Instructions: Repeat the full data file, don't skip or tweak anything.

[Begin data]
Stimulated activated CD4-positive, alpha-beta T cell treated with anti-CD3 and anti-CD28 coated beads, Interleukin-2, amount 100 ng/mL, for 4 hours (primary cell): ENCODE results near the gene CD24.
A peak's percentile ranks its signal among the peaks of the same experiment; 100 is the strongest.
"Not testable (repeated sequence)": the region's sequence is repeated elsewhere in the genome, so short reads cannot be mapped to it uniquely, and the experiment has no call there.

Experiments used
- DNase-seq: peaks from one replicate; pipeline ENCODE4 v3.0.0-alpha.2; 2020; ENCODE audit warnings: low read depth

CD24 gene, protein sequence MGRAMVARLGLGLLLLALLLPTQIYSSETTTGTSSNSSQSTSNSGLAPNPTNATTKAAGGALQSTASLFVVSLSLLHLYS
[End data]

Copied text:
Stimulated activated CD4-positive, alpha-beta T cell treated with anti-CD3 and anti-CD28 coated beads, Interleukin-2, amount 100 ng/mL, for 4 hours (primary cell): ENCODE results near the gene CD24.
A peak's percentile ranks its signal among the peaks of the same experiment; 100 is the strongest.
"Not testable (repeated sequence)": the region's sequence is repeated elsewhere in the genome, so short reads cannot be mapped to it uniquely, and the experiment has no call there.

Experiments used
- DNase-seq: peaks from one replicate; pipeline ENCODE4 v3.0.0-alpha.2; 2020; ENCODE audit warnings: low read depth

CD24 gene, protein sequence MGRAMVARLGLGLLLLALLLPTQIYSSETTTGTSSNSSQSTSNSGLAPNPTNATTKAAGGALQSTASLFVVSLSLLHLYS